At a special showing of Chasing Coral at Mote Marine Aquarium, we chatted with a principal in the film via Skype, and afterwards with two of Mote’s researchers. I’d thought global warming was simply a normal weather cycle, like the time of the dinosaurs or the Ice Age. Time-lapse photography of coral reefs rapidly dying due to unprecedented heights in ocean temps, paralleled with the peaks on graphs of earth and ocean temps, changed all that for me.
(healthy coral reef)
If the world’s forest were dying as quickly as the corals (which provide an equally important segment of the oceanic environment) we would do everything necessary to reverse the process before it’s too late. For many corals, it already is.
Mote biologists are working to save specimens and as much genetic material as possible, in hopes of a time when the environment once again allows the corals to live. That will happen only if we change what is going into our atmosphere and dumping into the ocean. If the oceans did not absorb so much extra heat held in by greenhouse gases our atmospheric temperatures would rise to 110 degrees, right now! The ocean cannot keep absorbing more heat and pollution. Not without widespread death.
Why am I sharing this here?
First of all, I believe we are charged by our Creator with the care and nurture of our environment.
I will get flack on this from both sides, but I have to say that I don’t understand how this issue became a political divide. Why are people working to protect the unborn child, but doing nothing to provide a safe environment for those children to grow up in? And why are others working to save any living thing, as long as it isn’t human, pre-born, disabled, sick, old, or “a burden to society”?
Either we nurture, or something dies.
Outside of us, and inside of us.
Secondly, though I usually share my glimpses of peace, I don’t want to be one who says, “Peace! Peace!” where there is no peace.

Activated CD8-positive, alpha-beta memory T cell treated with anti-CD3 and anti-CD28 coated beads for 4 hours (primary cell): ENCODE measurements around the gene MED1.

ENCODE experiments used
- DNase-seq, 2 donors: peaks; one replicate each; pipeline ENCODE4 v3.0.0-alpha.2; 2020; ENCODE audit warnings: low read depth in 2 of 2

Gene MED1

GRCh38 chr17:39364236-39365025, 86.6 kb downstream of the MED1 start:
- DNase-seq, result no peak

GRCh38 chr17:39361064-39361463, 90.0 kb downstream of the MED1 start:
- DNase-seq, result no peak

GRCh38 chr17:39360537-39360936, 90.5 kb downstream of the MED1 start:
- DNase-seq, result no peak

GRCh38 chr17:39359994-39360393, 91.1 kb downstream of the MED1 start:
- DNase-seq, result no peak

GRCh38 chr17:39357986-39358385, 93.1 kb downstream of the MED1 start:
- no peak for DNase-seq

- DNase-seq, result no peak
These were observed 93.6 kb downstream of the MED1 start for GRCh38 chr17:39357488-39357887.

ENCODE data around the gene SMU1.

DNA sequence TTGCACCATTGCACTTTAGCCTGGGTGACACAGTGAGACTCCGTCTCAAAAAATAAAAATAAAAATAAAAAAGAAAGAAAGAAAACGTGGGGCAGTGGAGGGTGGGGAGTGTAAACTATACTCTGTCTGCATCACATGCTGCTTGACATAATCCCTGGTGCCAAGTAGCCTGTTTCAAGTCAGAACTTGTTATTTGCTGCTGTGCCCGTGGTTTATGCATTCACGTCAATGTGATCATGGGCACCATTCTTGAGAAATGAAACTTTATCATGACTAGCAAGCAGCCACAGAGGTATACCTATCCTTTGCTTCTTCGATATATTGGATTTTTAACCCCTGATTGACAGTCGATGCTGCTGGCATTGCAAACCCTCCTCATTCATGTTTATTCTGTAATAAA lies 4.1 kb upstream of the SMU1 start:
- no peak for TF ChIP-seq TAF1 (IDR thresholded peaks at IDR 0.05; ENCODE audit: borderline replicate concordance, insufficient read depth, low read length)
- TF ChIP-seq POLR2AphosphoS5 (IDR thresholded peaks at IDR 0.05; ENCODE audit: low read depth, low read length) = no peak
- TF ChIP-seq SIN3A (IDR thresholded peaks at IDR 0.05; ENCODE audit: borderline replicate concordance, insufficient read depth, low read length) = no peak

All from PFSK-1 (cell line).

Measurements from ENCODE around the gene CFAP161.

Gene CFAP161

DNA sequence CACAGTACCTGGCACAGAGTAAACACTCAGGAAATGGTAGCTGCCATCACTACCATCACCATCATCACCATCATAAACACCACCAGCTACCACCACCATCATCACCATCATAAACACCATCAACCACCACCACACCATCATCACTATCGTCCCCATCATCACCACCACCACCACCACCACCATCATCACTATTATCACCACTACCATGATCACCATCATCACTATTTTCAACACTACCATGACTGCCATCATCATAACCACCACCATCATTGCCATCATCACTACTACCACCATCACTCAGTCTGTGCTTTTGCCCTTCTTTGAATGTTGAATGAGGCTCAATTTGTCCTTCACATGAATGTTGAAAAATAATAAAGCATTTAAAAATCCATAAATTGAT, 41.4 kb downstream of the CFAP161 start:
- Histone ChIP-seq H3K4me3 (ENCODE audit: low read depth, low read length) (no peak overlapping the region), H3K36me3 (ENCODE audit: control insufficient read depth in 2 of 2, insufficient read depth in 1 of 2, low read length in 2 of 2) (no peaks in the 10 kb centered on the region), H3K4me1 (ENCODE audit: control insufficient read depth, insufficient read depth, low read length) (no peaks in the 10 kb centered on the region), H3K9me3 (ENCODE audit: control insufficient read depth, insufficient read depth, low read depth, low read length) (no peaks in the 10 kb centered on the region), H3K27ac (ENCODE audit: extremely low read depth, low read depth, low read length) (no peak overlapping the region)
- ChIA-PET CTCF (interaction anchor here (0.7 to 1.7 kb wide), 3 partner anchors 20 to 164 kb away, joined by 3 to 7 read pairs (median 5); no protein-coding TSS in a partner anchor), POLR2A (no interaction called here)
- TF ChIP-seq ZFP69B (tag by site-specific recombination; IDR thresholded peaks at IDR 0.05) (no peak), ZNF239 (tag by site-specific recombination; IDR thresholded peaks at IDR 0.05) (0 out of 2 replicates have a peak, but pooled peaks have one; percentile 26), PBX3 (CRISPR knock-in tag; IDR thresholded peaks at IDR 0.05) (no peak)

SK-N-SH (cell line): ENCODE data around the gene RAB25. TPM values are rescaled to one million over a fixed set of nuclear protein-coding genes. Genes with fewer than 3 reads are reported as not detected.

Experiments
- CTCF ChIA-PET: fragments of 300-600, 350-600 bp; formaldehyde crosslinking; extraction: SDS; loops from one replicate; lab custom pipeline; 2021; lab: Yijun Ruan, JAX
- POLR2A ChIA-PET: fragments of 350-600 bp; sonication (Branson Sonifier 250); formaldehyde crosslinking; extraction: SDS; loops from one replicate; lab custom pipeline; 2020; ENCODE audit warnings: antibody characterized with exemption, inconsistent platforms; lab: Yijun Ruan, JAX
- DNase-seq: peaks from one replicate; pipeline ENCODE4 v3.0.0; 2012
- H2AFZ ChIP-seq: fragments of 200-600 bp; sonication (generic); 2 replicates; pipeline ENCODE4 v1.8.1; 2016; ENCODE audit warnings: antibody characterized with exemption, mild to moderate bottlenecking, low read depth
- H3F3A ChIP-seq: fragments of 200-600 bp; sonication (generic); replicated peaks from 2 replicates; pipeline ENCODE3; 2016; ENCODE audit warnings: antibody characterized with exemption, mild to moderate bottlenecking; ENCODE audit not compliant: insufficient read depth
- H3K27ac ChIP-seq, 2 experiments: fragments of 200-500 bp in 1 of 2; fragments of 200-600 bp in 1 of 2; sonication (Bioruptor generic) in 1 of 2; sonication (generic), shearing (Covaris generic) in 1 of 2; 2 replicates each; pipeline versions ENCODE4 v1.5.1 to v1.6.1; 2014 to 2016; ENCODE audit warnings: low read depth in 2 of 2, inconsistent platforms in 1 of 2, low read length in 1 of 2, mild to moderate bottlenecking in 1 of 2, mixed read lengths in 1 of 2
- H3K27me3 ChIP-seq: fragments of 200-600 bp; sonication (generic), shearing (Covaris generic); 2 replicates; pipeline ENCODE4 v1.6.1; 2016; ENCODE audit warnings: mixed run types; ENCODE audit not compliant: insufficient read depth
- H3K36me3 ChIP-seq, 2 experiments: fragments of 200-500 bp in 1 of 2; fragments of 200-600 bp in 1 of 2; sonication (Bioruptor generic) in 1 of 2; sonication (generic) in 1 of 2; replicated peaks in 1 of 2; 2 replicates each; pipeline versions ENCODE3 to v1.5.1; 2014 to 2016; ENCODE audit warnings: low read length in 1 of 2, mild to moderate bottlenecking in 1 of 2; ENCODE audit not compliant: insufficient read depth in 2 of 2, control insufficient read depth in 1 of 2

If we have our needs met and can take care of those in our purview, we may be lulled into thinking all is well. But, like lifeless reefs below the ocean’s surface, silent death can be at work within us, too.
The interesting thing about the corals is that the ocean temperatures aren’t directly killing them. In a symbiotic relationship, algae live inside the coral polyps and use photosynthesis to convert sunlight into food for the corals. Even a slight increase in temperature quickly kills the algae. When these organisms cease to provide for their needs, the corals expel them, leaving themselves with no food source. Without their little buddies inside to feed them, they soon die, as well. Almost overnight, they turn completely white.
( dead reef)
Similarly, the junk of daily life can kill the life within our hearts and spirits.
Then we lose the creative spark, whatever makes us different, and was meant to make us a difference-maker.
We like to say all is well, but, in truth, all cannot be well with us if a creeping darkness is blocking the light. Without the constant work of God’s Spirit filling us with new life, our souls will follow our bodies in the daily march toward death.
The good news is, our inner world can be revived and renewed.
Just like the beauty of a healthy coral reef, we were created to show God’s glory.
To stay in health, it is vital that we connect to Life, that we receive life-giving energy. If we are filled daily, our light-bearing receptors grow stronger. When we open our hearts to his saving, cleansing work initiated through the death and resurrection of Jesus, then the destructive power of darkness within is immobilized.
We all have as much of God as we really want. It’s a choice, and one we must make daily to nourish the holy work within us.
The health of our world depends on our choices every day, which determine how much greenhouse gas we release into the air.
The health of our soul depends on our daily choices, as well. If the Light of the World does not fill and refill us, we start to lose the spark within.
If that continues, we will eventually shrivel up and go dark. We will miss the life we were created to live, and the world will suffer the loss of the gifts we were meant to share.
It may seem gloomy to talk about this during a holiday season, but it is precisely at times like this that our choices stand out. How we spend our time, money, and energy determines what fills us, and what overflows to those around us.
Let this not be said about us. “Stand in shock, heavens, at what you see! Throw up your hands in disbelief—this can’t be!” God ’s Decree. “My people have committed a compound sin: they’ve walked out on me, the fountain of fresh flowing waters, and then dug cisterns— cisterns that leak, cisterns that are no better than sieves. Jeremiah 2:12-13 MSG
For his PhD in Oceanography, my husband, Jack, studied the effects of drilling mud on coral reefs. I’ve watched his reels of little coral polyps shaking off drilling mud — until the burden was too great. The mud didn’t directly kill the coral, but when it blocked the sunlight, the algae within died. The death that he saw in his studies was minute compared to the scope of current coral bleaching (death). Like reefs around the world, the reefs he studied in the Florida Keys and the Texas Flower Gardens in the Gulf of Mexico were vibrant and thriving. Now, they are almost completely white. It is close to being too late for them.
Is that true for us, too?